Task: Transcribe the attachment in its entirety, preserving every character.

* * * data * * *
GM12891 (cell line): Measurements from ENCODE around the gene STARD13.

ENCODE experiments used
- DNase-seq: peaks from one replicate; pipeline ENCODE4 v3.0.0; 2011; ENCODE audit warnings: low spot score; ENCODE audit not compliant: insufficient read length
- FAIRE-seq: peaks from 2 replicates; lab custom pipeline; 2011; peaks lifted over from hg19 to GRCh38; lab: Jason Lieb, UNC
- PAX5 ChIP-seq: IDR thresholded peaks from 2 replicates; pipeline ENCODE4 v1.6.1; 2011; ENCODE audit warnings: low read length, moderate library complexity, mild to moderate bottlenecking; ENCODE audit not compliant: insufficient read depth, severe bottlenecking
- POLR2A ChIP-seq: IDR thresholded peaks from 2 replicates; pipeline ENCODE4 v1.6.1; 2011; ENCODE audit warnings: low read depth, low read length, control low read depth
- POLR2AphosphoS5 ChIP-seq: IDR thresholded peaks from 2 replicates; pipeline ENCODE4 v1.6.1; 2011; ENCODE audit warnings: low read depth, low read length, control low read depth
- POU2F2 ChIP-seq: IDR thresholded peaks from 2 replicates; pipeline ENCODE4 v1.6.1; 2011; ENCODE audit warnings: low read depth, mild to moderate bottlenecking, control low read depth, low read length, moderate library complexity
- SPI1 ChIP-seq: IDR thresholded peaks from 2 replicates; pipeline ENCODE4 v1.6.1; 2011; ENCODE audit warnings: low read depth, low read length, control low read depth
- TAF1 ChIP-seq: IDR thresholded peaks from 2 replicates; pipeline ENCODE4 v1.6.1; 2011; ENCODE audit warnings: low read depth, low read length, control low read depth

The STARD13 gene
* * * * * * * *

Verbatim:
GM12891 (cell line): Measurements from ENCODE around the gene STARD13.

ENCODE experiments used
- DNase-seq: peaks from one replicate; pipeline ENCODE4 v3.0.0; 2011; ENCODE audit warnings: low spot score; ENCODE audit not compliant: insufficient read length
- FAIRE-seq: peaks from 2 replicates; lab custom pipeline; 2011; peaks lifted over from hg19 to GRCh38; lab: Jason Lieb, UNC
- PAX5 ChIP-seq: IDR thresholded peaks from 2 replicates; pipeline ENCODE4 v1.6.1; 2011; ENCODE audit warnings: low read length, moderate library complexity, mild to moderate bottlenecking; ENCODE audit not compliant: insufficient read depth, severe bottlenecking
- POLR2A ChIP-seq: IDR thresholded peaks from 2 replicates; pipeline ENCODE4 v1.6.1; 2011; ENCODE audit warnings: low read depth, low read length, control low read depth
- POLR2AphosphoS5 ChIP-seq: IDR thresholded peaks from 2 replicates; pipeline ENCODE4 v1.6.1; 2011; ENCODE audit warnings: low read depth, low read length, control low read depth
- POU2F2 ChIP-seq: IDR thresholded peaks from 2 replicates; pipeline ENCODE4 v1.6.1; 2011; ENCODE audit warnings: low read depth, mild to moderate bottlenecking, control low read depth, low read length, moderate library complexity
- SPI1 ChIP-seq: IDR thresholded peaks from 2 replicates; pipeline ENCODE4 v1.6.1; 2011; ENCODE audit warnings: low read depth, low read length, control low read depth
- TAF1 ChIP-seq: IDR thresholded peaks from 2 replicates; pipeline ENCODE4 v1.6.1; 2011; ENCODE audit warnings: low read depth, low read length, control low read depth

The STARD13 gene